Planned Parenthood has become the latest big-spending political group to try to erode the political base of Senate Republican Leader Mitch McConnell, R-Ky., more than a year before his next election.
A new ad that surfaced this morning in Ad Hawk, Sunlight's searchable database of political advertising, paints the five-term Republican as opposing the interests of women. Because the ad does not explicitly call for a vote for or against McConnell, Planned Parenthood's expenditure does not have to be reported to the Federal Election Commission, but a contract on file in Political Ad Sleuth, Sunlight's database for tracking political advertising, shows that the reproductive rights organization has paid $4,250 to air the advertisement eight times this week and next against news programming on Louisville station WHAS.
There could be more buys: Political Ad Sleuth tracks an online database compiled by the Federal Communications Commission. Currently, the FCC requires only affiliates of the two four broadcast networks (ABC, CBS, NBC and Fox) in the nations top 50 television markets to post political ads online. And even those stations don't always upload their advertisements promptly.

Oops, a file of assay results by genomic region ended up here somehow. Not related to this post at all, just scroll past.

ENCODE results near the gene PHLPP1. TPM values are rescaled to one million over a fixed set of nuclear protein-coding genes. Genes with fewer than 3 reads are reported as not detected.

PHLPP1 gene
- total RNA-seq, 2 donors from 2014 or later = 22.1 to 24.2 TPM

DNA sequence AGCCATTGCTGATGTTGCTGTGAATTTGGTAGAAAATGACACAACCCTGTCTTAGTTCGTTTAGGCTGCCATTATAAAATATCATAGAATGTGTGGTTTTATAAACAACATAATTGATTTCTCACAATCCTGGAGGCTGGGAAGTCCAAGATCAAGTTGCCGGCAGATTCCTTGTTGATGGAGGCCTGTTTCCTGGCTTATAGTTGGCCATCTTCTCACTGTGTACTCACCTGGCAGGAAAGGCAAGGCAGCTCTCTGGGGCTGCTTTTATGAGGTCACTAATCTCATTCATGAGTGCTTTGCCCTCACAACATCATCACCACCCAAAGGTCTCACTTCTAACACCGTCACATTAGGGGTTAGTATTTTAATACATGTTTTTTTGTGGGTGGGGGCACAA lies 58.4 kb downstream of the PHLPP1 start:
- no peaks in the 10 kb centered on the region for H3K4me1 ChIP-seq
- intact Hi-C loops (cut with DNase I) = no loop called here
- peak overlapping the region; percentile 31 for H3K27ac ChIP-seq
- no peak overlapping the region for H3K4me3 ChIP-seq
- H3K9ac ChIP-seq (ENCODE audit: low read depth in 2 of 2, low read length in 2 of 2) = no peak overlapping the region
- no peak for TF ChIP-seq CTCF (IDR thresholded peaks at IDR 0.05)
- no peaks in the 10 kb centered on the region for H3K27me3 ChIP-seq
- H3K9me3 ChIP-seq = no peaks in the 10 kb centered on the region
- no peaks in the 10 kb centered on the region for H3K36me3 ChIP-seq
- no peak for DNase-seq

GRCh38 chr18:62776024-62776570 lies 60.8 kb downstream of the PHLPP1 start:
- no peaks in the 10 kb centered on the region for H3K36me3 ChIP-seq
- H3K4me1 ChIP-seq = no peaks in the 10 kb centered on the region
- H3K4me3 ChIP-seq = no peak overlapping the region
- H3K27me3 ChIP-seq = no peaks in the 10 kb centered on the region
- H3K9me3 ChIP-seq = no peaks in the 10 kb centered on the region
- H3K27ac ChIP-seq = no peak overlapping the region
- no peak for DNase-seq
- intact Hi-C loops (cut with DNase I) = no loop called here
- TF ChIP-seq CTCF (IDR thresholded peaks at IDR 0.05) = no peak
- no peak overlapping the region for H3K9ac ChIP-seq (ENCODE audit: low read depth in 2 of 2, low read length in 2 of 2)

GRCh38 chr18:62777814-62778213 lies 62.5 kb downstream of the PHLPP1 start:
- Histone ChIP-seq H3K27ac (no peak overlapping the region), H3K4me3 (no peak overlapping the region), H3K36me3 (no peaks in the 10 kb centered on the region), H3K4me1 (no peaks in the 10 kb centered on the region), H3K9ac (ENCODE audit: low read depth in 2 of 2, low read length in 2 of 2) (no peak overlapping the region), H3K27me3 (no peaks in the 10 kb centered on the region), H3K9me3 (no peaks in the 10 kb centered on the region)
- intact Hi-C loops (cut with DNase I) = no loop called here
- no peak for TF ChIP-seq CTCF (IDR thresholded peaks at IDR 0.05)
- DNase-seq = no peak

McConnell's race is one of the first of the 2014 cycle to heat up: As Sunlight earlier reported, gun control advocates have recently begun to target him and the pro-GOP Crossroads GPS has struck back with attack ads aimed at country-western vocalist Ashley Judd, who has been rumored as a potential Democratic candidate in the Kentucky Senate race.
The latest round of TV ads, however, shows that Democratic heavy hitters are willing to at least test the possibility that McConnell might be vulnerable. Planned Parenthood pumped nearly $12 million into the last election through its super PAC and a 501(c) organization, Sunlight's Follow the Unlimited Money shows. The group had a knack for picking winners: Sunlight calculated Planned Parenthood's return on investment at better than 98 percent.
Though he is the top Republican in the Senate, McConnell is leaving nothing to change: According to Political Party Time's database, he's clocked seven major fundraisers just since last year's Election Day.